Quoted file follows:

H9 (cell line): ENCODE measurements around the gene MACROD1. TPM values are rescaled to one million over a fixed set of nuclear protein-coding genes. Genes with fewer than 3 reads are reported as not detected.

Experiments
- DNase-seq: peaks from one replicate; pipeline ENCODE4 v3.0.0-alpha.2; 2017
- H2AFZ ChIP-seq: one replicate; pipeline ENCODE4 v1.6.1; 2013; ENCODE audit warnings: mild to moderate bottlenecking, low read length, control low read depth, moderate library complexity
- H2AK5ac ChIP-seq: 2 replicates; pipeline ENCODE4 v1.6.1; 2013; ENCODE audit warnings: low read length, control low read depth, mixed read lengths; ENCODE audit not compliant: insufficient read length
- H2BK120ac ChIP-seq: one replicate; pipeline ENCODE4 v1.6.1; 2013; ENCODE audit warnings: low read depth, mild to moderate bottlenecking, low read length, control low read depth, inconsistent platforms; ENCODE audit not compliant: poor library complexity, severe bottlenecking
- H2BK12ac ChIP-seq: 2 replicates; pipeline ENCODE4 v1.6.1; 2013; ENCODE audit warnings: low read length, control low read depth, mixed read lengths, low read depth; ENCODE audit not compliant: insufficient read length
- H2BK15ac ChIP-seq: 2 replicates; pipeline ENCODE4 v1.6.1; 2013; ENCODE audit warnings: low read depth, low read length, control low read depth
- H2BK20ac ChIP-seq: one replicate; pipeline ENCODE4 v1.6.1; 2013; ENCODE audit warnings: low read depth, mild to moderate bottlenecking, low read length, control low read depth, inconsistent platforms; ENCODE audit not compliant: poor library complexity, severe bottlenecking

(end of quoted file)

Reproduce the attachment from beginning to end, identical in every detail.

H9 (cell line): ENCODE measurements around the gene MACROD1. TPM values are rescaled to one million over a fixed set of nuclear protein-coding genes. Genes with fewer than 3 reads are reported as not detected.

Experiments
- DNase-seq: peaks from one replicate; pipeline ENCODE4 v3.0.0-alpha.2; 2017
- H2AFZ ChIP-seq: one replicate; pipeline ENCODE4 v1.6.1; 2013; ENCODE audit warnings: mild to moderate bottlenecking, low read length, control low read depth, moderate library complexity
- H2AK5ac ChIP-seq: 2 replicates; pipeline ENCODE4 v1.6.1; 2013; ENCODE audit warnings: low read length, control low read depth, mixed read lengths; ENCODE audit not compliant: insufficient read length
- H2BK120ac ChIP-seq: one replicate; pipeline ENCODE4 v1.6.1; 2013; ENCODE audit warnings: low read depth, mild to moderate bottlenecking, low read length, control low read depth, inconsistent platforms; ENCODE audit not compliant: poor library complexity, severe bottlenecking
- H2BK12ac ChIP-seq: 2 replicates; pipeline ENCODE4 v1.6.1; 2013; ENCODE audit warnings: low read length, control low read depth, mixed read lengths, low read depth; ENCODE audit not compliant: insufficient read length
- H2BK15ac ChIP-seq: 2 replicates; pipeline ENCODE4 v1.6.1; 2013; ENCODE audit warnings: low read depth, low read length, control low read depth
- H2BK20ac ChIP-seq: one replicate; pipeline ENCODE4 v1.6.1; 2013; ENCODE audit warnings: low read depth, mild to moderate bottlenecking, low read length, control low read depth, inconsistent platforms; ENCODE audit not compliant: poor library complexity, severe bottlenecking